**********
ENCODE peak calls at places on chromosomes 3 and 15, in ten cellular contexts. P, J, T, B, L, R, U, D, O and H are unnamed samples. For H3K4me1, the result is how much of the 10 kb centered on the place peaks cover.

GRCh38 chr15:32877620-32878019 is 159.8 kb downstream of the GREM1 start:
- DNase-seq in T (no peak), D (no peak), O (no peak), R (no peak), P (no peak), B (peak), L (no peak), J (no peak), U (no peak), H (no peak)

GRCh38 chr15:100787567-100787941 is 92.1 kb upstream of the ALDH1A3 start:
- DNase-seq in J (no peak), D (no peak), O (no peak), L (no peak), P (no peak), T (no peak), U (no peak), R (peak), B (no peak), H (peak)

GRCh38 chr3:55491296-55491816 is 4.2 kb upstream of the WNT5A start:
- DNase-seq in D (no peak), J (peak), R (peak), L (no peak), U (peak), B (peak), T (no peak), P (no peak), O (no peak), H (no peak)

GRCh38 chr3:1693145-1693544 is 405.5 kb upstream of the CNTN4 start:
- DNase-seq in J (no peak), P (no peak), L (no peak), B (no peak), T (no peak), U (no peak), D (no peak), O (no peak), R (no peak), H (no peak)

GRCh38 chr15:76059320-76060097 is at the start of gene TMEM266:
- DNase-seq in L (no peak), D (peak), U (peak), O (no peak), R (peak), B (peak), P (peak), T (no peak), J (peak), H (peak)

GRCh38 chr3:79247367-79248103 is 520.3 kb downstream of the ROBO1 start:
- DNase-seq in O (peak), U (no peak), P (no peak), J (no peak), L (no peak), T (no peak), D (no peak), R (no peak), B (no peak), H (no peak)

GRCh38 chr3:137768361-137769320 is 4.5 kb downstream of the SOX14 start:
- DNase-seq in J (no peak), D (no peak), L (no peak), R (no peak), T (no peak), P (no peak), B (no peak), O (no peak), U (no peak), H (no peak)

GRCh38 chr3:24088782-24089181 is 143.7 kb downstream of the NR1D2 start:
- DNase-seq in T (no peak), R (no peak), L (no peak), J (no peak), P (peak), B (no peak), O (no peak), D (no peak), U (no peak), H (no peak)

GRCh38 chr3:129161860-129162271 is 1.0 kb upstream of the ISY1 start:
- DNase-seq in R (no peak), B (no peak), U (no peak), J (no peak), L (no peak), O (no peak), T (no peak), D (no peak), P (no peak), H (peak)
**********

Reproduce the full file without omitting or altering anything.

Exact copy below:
ENCODE peak calls at places on chromosomes 3 and 15, in ten cellular contexts. P, J, T, B, L, R, U, D, O and H are unnamed samples. For H3K4me1, the result is how much of the 10 kb centered on the place peaks cover.

GRCh38 chr15:32877620-32878019 is 159.8 kb downstream of the GREM1 start:
- DNase-seq in T (no peak), D (no peak), O (no peak), R (no peak), P (no peak), B (peak), L (no peak), J (no peak), U (no peak), H (no peak)

GRCh38 chr15:100787567-100787941 is 92.1 kb upstream of the ALDH1A3 start:
- DNase-seq in J (no peak), D (no peak), O (no peak), L (no peak), P (no peak), T (no peak), U (no peak), R (peak), B (no peak), H (peak)

GRCh38 chr3:55491296-55491816 is 4.2 kb upstream of the WNT5A start:
- DNase-seq in D (no peak), J (peak), R (peak), L (no peak), U (peak), B (peak), T (no peak), P (no peak), O (no peak), H (no peak)

GRCh38 chr3:1693145-1693544 is 405.5 kb upstream of the CNTN4 start:
- DNase-seq in J (no peak), P (no peak), L (no peak), B (no peak), T (no peak), U (no peak), D (no peak), O (no peak), R (no peak), H (no peak)

GRCh38 chr15:76059320-76060097 is at the start of gene TMEM266:
- DNase-seq in L (no peak), D (peak), U (peak), O (no peak), R (peak), B (peak), P (peak), T (no peak), J (peak), H (peak)

GRCh38 chr3:79247367-79248103 is 520.3 kb downstream of the ROBO1 start:
- DNase-seq in O (peak), U (no peak), P (no peak), J (no peak), L (no peak), T (no peak), D (no peak), R (no peak), B (no peak), H (no peak)

GRCh38 chr3:137768361-137769320 is 4.5 kb downstream of the SOX14 start:
- DNase-seq in J (no peak), D (no peak), L (no peak), R (no peak), T (no peak), P (no peak), B (no peak), O (no peak), U (no peak), H (no peak)

GRCh38 chr3:24088782-24089181 is 143.7 kb downstream of the NR1D2 start:
- DNase-seq in T (no peak), R (no peak), L (no peak), J (no peak), P (peak), B (no peak), O (no peak), D (no peak), U (no peak), H (no peak)

GRCh38 chr3:129161860-129162271 is 1.0 kb upstream of the ISY1 start:
- DNase-seq in R (no peak), B (no peak), U (no peak), J (no peak), L (no peak), O (no peak), T (no peak), D (no peak), P (no peak), H (peak)